“The dire security conditions in North Sinai district prevented the Egyptian authorities from opening the Rafah crossing,” the source claimed, adding that armed clashes and road ambushes along the road between Rafah and Sheikh Zuweid cities could pose real danger to Palestinians seeking to cross into Gaza.

The source concluded by saying that Egypt might open the Rafah crossing Wednesday and Thursday.

Gaza violence resumes

In Gaza, a Palestinian teenager was seriously injured and two others were arrested by the Israeli Occupation Forces on Sunday, only hours after a Gazan farmer was shot dead near the northern border.

Medical sources said a Palestinian identified by the initials A.K., 17, was shot by Israeli forces near the crossing and taken to Abu Yousef al-Najjar hospital in a serious condition.

Israeli forces opened fire at three Palestinians who approached the border, injuring one and detaining two, witnesses said, adding that Israeli forces then fired stun grenades in the area and performed thorough searches.

Meanwhile, Israeli army confirmed Sunday that its troops shot a Palestinian farmer early Sunday for “approaching the security fence” between the Israeli-occupied territories and northern Gaza Strip.

“Two Palestinian suspects approached the security barrier, and soldiers asked them to go back,” an army spokesperson, who asked to remain unnamed, told Anadolu Agency, claiming that the soldiers shot at the Palestinians after “repeated warnings.”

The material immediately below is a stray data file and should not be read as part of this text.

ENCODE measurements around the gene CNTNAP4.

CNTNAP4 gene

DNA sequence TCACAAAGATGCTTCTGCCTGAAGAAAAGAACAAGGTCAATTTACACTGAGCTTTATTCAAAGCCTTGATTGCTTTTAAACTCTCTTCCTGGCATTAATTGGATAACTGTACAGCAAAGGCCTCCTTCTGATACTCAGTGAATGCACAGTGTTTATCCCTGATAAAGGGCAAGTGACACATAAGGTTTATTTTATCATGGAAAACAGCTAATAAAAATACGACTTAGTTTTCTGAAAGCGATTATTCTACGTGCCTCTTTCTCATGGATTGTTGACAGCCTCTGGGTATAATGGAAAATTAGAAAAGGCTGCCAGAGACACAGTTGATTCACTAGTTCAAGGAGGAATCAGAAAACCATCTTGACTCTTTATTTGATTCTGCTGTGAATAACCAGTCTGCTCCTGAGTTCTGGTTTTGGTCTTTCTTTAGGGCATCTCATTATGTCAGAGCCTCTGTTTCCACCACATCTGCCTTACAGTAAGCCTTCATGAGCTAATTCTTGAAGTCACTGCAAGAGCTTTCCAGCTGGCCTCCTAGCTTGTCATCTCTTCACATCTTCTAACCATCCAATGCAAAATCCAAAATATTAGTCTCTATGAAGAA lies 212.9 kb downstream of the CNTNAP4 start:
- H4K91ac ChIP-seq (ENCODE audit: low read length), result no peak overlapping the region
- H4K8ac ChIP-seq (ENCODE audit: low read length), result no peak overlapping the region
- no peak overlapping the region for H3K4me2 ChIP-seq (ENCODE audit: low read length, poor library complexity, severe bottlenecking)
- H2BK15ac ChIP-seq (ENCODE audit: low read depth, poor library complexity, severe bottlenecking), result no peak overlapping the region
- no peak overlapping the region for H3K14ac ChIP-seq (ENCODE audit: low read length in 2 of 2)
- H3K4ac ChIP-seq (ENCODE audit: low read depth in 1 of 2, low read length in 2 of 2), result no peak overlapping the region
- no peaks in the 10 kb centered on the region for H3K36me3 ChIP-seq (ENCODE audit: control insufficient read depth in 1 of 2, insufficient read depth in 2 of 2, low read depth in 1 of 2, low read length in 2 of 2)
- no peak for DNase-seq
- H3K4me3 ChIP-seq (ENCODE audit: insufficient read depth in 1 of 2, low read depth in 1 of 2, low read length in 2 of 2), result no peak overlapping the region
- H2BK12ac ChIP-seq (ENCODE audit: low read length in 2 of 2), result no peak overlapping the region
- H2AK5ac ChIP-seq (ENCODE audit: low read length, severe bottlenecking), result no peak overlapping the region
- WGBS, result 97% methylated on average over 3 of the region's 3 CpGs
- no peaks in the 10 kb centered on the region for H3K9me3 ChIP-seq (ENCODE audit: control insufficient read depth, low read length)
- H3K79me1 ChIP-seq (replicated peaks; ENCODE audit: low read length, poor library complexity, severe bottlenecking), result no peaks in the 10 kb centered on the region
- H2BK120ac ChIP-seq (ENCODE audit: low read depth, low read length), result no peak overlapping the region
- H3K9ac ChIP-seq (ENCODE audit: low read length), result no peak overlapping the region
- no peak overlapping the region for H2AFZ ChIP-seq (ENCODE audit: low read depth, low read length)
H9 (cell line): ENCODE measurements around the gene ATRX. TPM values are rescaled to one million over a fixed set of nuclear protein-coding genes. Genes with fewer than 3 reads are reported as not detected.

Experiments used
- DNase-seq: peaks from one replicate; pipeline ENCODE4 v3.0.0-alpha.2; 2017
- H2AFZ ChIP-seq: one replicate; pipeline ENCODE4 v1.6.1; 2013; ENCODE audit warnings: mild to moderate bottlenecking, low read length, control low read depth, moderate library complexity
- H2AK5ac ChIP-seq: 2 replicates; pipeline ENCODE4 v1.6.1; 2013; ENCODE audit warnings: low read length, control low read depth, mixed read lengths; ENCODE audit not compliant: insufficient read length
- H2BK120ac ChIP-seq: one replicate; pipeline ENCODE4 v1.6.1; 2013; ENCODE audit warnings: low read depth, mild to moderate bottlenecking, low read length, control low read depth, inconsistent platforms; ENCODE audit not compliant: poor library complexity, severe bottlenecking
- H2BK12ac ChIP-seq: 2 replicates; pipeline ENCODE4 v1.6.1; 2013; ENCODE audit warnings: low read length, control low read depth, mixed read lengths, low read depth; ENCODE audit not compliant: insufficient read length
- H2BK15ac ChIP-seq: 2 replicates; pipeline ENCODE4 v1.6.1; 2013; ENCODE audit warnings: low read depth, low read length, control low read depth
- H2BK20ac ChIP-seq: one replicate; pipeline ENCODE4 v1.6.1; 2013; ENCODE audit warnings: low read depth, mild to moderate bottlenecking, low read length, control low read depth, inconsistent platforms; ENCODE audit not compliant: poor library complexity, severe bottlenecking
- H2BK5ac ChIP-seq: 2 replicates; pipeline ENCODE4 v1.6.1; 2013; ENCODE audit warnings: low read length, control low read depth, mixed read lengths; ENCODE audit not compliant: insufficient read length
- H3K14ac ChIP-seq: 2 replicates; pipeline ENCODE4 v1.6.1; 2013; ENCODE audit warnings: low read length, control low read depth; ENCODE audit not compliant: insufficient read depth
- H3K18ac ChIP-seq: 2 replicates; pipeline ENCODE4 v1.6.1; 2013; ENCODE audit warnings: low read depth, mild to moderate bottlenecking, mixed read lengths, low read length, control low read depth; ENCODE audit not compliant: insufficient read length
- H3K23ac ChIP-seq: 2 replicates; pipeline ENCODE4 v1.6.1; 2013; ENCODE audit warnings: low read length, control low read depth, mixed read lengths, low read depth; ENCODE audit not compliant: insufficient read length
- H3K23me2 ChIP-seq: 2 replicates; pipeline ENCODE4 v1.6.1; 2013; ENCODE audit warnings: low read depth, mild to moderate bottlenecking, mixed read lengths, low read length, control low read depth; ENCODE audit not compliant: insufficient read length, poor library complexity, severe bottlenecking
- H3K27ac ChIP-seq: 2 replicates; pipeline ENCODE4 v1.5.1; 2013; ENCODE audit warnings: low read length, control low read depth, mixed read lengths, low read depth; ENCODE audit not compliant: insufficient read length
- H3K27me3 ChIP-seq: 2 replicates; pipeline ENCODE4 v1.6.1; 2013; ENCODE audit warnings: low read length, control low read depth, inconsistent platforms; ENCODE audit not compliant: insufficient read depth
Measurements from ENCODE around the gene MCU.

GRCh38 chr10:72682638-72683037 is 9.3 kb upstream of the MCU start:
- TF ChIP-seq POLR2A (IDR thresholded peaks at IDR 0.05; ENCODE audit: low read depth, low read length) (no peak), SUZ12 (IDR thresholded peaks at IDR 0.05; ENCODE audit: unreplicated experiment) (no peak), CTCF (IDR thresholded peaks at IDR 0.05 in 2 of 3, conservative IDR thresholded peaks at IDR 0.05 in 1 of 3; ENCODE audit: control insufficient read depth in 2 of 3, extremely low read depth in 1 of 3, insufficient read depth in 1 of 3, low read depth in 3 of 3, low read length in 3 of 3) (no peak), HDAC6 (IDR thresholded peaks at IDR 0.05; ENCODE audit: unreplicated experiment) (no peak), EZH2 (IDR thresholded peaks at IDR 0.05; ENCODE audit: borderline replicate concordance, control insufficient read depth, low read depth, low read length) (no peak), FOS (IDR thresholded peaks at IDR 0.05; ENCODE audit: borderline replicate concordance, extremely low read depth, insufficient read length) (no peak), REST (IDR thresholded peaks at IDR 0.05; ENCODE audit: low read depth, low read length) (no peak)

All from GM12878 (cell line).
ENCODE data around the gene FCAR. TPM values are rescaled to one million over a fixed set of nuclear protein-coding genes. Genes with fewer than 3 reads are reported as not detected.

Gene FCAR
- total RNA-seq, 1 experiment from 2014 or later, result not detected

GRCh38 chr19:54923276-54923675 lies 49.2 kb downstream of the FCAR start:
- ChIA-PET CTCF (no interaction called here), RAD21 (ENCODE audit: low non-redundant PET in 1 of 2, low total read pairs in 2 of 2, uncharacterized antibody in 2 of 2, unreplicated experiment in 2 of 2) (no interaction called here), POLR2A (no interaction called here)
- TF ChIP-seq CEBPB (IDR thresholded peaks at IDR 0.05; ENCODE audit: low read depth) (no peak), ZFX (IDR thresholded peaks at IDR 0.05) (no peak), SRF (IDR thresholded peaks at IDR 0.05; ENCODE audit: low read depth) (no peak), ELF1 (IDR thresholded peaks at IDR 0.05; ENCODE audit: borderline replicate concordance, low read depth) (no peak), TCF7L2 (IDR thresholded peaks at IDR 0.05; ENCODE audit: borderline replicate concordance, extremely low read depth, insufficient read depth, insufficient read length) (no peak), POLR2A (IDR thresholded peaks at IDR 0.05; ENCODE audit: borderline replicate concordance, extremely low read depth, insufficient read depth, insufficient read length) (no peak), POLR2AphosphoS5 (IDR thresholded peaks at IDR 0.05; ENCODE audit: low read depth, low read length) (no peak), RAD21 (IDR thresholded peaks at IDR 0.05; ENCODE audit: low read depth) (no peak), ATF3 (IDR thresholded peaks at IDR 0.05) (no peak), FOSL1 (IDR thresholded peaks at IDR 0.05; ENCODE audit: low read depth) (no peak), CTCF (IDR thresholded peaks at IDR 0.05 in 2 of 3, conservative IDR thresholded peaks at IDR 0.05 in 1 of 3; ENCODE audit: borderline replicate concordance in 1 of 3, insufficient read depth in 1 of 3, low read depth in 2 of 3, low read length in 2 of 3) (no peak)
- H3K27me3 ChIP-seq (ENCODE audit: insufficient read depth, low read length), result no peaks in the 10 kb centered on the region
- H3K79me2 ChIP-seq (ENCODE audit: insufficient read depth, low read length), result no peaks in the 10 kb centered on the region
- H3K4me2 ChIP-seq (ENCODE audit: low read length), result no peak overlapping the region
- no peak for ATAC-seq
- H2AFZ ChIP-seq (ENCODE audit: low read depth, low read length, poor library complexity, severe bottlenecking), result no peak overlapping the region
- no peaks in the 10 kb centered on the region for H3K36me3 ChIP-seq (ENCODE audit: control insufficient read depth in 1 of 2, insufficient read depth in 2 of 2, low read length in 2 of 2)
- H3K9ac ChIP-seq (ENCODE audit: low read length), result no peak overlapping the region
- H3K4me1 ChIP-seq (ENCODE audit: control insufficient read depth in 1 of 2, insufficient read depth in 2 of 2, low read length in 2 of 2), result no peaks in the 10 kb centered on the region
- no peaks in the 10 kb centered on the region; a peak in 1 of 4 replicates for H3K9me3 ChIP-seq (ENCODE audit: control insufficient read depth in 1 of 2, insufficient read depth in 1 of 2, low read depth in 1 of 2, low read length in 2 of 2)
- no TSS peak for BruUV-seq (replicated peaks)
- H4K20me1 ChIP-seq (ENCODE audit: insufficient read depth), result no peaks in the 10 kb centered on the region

Palestinian Health Ministry spokesman Ashraf al-Qudra said Fadel Mohammed Halawa, 32, was killed after being shot in the back by the Israeli army.

The incident is the first of its kind since Israeli and Palestinian negotiators signed an August 26 cease-fire deal in Cairo, ending Israel’s seven-week military onslaught on the coastal enclave.

For 51 days this summer, Israel pounded the Gaza Strip by air, land and sea.

More than 2,160 Gazans, mostly civilians, were killed – and 11,000 injured – during seven weeks of unrelenting Israeli attacks in July and August.

The ceasefire agreement calls for reopening Gaza’s border crossings with Israel, which, if implemented, would effectively end the latter’s years-long blockade of the embattled territory.

Both sides were also supposed to have resumed talks on some of the thornier outstanding issues within a month, but the deadline has been repeatedly delayed.

(AFP, Ma’an, Anadolu, Al-Akhbar)